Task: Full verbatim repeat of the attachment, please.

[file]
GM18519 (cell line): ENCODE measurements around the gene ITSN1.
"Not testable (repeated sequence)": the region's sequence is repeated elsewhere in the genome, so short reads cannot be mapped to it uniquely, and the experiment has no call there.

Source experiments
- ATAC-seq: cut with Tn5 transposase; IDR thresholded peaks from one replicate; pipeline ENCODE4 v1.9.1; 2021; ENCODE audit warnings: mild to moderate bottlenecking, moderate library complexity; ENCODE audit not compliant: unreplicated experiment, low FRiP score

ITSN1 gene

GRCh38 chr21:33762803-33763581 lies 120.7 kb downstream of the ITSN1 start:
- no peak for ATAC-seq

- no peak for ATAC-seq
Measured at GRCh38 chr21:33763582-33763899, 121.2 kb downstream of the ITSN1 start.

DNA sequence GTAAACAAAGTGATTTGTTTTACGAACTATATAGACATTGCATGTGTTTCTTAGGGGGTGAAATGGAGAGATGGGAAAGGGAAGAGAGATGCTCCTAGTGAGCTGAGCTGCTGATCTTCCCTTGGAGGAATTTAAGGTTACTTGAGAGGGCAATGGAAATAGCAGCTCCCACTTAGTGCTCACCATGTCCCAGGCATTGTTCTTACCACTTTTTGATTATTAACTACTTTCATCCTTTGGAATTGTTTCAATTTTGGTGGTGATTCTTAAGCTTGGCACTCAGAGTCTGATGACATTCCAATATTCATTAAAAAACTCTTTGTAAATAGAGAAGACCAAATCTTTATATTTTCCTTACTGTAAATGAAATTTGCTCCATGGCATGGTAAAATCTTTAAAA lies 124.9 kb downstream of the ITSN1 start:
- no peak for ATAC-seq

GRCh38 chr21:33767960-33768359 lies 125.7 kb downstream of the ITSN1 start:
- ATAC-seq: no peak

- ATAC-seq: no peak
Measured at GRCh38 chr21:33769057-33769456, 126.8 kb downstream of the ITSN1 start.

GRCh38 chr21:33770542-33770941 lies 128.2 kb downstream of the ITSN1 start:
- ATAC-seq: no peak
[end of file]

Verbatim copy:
GM18519 (cell line): ENCODE measurements around the gene ITSN1.
"Not testable (repeated sequence)": the region's sequence is repeated elsewhere in the genome, so short reads cannot be mapped to it uniquely, and the experiment has no call there.

Source experiments
- ATAC-seq: cut with Tn5 transposase; IDR thresholded peaks from one replicate; pipeline ENCODE4 v1.9.1; 2021; ENCODE audit warnings: mild to moderate bottlenecking, moderate library complexity; ENCODE audit not compliant: unreplicated experiment, low FRiP score

ITSN1 gene

GRCh38 chr21:33762803-33763581 lies 120.7 kb downstream of the ITSN1 start:
- no peak for ATAC-seq

- no peak for ATAC-seq
Measured at GRCh38 chr21:33763582-33763899, 121.2 kb downstream of the ITSN1 start.

DNA sequence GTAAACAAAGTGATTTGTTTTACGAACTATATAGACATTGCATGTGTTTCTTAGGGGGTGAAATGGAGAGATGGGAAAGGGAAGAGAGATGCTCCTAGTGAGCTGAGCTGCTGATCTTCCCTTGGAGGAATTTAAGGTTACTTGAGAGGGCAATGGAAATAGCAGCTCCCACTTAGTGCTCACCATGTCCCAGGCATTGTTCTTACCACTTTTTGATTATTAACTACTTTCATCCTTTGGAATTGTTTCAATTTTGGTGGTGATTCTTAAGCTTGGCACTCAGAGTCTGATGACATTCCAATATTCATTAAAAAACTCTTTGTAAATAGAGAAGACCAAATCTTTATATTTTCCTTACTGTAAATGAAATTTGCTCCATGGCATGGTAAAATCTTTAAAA lies 124.9 kb downstream of the ITSN1 start:
- no peak for ATAC-seq

GRCh38 chr21:33767960-33768359 lies 125.7 kb downstream of the ITSN1 start:
- ATAC-seq: no peak

- ATAC-seq: no peak
Measured at GRCh38 chr21:33769057-33769456, 126.8 kb downstream of the ITSN1 start.

GRCh38 chr21:33770542-33770941 lies 128.2 kb downstream of the ITSN1 start:
- ATAC-seq: no peak